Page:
In our society, women are regarded as symbol of the family honour. In certain cases the people consider it as the best revenge against an enemy to dishonour their women. Custodial rapes are also very common. According to the late Asma Jahangir, chairman and co-founder of Women’s Action Forum, 72 percent of women are subjected to physical and sexual abuse while in custody. This indicates that something is also terribly wrong with our policing and jail systems. We have a well-entrenched ‘thana culture’ patronized by police high-ups. Dragging police into politics also gives them the licence to dishonour people.

In my view, easy access to porn sites on the internet is also responsible for arousing libido among men and youngsters who then develop the temptation for rape or gang-rape of women and even children. As is evident from the foregoing facts, rape and gang-rape are probably the biggest social crimes in Pakistan making it incumbent upon the government and the society to launch a crusade against this mind-boggling crime. The society through social organizations can play a pivotal role in changing attitudes, reforming social customs and dismantling social practices that encourage rape and humiliation of women and children. Many NGOs are also working in different areas related to gender equality and rights of women besides discarding the image of women being merely sex objects.

The government has a greater responsibility in regards to changing social attitudes. It cannot be done merely by promulgating laws and punishing the perpetrators of rape. A sustained campaign needs to be launched in this regard by also availing the services of the religious and social leaders to educate communities within their domain of influence. Making this issue a part of the educational curricula could also help in mitigating the severity of the problem. The government also has to bring systemic changes in the working of police and jails and other organs of the state which are supposed to protect the vulnerable sections of the society, particularly women and children.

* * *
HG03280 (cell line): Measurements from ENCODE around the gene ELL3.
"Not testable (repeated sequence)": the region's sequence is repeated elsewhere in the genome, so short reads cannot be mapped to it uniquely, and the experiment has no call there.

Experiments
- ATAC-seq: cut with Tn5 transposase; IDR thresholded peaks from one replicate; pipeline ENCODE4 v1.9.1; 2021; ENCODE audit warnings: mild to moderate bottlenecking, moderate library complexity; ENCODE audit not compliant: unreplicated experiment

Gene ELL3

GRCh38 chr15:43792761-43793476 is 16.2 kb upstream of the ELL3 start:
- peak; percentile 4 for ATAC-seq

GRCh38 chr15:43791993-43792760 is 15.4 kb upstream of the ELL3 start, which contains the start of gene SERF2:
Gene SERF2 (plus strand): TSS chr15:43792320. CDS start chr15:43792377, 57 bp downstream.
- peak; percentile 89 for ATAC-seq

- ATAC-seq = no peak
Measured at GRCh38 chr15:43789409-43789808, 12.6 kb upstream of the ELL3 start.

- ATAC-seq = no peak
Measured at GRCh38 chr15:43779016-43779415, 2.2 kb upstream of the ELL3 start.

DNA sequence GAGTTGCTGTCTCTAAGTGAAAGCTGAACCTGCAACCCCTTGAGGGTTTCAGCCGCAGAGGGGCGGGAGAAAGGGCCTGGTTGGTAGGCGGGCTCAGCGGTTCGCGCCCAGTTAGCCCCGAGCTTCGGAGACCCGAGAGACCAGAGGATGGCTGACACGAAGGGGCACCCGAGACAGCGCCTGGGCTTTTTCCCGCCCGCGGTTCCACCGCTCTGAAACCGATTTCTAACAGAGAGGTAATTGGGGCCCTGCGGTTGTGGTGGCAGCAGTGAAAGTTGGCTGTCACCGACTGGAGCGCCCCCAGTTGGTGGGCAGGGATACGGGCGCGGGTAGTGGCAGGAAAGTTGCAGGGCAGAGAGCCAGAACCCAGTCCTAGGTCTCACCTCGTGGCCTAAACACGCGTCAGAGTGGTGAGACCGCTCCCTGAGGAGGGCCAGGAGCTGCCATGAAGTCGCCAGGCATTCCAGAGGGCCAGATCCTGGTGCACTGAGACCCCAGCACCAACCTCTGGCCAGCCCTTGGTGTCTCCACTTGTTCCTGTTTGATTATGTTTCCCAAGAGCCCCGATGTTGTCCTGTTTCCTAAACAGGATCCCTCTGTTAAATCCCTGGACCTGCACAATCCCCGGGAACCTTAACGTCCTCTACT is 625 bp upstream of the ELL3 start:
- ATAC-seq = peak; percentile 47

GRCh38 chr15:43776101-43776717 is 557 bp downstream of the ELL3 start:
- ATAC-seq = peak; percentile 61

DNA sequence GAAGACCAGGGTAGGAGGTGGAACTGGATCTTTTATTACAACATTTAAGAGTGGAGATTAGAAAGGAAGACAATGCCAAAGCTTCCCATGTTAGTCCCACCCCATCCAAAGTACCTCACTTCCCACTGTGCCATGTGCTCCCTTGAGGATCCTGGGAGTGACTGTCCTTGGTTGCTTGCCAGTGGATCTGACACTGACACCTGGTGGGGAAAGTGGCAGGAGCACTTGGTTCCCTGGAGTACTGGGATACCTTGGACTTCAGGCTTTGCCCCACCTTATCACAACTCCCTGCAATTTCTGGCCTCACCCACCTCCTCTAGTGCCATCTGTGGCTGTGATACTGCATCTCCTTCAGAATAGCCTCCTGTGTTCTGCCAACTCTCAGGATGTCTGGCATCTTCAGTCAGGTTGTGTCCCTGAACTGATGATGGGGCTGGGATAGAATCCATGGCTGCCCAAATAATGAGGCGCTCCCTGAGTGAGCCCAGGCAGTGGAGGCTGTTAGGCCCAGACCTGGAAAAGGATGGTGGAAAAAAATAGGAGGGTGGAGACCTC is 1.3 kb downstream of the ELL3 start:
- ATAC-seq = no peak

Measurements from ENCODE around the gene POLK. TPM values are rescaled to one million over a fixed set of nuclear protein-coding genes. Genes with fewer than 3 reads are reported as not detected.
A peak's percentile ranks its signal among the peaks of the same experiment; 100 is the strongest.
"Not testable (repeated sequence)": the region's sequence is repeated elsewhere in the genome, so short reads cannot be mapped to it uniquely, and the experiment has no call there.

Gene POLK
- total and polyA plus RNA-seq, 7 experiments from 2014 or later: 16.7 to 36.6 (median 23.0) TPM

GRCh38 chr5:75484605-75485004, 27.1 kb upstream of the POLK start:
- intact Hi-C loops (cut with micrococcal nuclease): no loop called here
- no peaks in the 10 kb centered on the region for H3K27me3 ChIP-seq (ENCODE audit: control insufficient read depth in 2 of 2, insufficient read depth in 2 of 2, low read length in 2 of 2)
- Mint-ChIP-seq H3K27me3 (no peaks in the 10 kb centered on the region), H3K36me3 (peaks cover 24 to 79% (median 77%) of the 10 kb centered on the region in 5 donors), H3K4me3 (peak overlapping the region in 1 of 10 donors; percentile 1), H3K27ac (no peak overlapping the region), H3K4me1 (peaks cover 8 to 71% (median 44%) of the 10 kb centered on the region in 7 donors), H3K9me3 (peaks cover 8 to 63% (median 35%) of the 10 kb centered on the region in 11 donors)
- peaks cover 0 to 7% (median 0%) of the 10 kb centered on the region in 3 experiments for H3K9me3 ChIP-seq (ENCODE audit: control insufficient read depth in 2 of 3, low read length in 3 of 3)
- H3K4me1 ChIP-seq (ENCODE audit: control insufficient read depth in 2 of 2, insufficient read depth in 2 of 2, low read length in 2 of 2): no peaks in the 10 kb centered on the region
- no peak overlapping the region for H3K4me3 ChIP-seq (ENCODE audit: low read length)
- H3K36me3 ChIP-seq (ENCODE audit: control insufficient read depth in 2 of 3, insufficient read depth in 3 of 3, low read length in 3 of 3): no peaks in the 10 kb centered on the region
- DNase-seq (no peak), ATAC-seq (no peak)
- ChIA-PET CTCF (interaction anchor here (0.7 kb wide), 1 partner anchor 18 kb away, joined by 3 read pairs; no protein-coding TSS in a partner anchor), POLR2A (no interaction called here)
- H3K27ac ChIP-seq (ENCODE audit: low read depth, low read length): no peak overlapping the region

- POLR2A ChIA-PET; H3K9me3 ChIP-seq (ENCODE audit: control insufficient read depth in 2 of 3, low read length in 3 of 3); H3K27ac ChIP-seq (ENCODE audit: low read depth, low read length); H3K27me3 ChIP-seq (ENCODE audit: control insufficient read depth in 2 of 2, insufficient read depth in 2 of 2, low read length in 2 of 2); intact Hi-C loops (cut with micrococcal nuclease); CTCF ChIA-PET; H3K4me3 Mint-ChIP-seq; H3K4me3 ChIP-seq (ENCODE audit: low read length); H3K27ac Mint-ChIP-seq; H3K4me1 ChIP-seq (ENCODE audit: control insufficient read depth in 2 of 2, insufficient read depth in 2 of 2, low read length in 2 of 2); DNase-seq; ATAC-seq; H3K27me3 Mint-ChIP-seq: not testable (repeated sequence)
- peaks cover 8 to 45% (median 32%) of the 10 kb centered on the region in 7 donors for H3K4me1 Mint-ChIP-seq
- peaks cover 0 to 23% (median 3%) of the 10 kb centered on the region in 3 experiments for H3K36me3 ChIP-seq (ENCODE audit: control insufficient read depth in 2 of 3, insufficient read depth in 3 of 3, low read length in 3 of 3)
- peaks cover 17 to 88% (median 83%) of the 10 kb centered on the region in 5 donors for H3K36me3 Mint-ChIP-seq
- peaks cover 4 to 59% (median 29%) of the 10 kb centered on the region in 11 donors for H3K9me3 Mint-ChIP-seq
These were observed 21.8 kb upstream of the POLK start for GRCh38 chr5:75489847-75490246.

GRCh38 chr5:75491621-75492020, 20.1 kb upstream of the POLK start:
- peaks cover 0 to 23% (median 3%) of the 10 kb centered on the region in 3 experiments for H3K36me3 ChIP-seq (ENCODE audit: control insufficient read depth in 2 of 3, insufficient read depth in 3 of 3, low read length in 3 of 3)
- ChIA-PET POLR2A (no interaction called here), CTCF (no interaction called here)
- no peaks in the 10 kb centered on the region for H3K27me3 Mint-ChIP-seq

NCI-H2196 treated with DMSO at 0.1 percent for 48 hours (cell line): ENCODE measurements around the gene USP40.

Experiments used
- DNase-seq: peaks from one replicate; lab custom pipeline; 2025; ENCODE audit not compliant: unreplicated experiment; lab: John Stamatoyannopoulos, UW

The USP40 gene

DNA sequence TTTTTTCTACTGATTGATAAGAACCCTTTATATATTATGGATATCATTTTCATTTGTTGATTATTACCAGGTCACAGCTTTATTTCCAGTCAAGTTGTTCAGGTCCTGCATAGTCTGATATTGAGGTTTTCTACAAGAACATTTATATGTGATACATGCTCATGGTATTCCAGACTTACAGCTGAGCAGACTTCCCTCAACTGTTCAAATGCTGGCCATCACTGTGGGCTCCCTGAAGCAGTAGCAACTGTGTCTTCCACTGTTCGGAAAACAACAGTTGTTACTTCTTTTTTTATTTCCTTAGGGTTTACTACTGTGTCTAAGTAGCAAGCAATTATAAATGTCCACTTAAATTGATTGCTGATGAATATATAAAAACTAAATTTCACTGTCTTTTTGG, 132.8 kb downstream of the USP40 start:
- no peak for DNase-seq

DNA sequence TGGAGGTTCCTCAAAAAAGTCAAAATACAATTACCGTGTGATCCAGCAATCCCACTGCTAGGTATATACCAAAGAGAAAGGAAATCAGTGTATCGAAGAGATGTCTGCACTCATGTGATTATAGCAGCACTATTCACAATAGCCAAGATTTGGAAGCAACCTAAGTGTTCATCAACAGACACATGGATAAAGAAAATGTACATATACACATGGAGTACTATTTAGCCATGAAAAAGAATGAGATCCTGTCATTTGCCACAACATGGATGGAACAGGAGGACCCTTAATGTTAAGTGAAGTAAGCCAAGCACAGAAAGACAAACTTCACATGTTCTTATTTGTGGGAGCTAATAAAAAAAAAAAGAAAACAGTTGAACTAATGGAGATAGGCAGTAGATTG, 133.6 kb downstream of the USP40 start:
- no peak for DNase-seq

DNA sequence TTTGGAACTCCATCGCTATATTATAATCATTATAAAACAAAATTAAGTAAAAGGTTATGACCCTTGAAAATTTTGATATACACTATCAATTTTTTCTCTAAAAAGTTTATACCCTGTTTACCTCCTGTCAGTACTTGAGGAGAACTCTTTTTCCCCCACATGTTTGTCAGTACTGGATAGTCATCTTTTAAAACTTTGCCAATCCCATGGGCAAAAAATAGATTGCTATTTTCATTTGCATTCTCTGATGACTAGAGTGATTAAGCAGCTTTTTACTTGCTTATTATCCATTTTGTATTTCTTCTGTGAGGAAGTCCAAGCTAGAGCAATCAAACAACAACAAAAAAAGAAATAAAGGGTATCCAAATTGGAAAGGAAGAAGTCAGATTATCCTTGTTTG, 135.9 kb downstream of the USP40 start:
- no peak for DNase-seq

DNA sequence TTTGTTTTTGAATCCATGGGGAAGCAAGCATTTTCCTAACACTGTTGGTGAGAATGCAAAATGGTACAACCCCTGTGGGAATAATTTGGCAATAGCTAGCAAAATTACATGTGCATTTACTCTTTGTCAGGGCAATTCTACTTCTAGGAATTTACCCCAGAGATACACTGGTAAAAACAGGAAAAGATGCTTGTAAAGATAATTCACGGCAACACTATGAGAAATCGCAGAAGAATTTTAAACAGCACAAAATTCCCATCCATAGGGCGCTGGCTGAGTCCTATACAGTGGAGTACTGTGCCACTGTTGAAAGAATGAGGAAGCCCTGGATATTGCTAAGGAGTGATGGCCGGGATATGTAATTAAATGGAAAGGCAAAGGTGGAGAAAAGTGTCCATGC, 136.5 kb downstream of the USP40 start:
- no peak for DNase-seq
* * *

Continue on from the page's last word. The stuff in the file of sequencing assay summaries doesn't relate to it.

In the modern era media has emerged as the strongest tool in influencing social behaviour and attitudes. It is indeed the strongest forum to educate the people with regard to issues related to social harmony and the need for a crime-free society. It can be asked by the government that the media include this subject in their programmes on a regular basis. Media being the representative of the society must also feel its social responsibility by voluntarily addressing the issues related to rape and violence against women and children.

It can be safely inferred that rape and gang-rape of women, children and even transgenders, cannot be prevented only through promulgation of harsh laws. It needs changes in the social attitudes towards women and systemic changes in the way the country is governed as also by preventing the onslaught on pornography through the internet. I hope the PTI government, particularly the Prime Minister, who is a well-meaning person, would take note of all these factors and chalk out a comprehensive plan to rectify the maladies afflicting the system of governance as well as to eradicate the social fault lines, besides introducing legal steps to deal with the problem.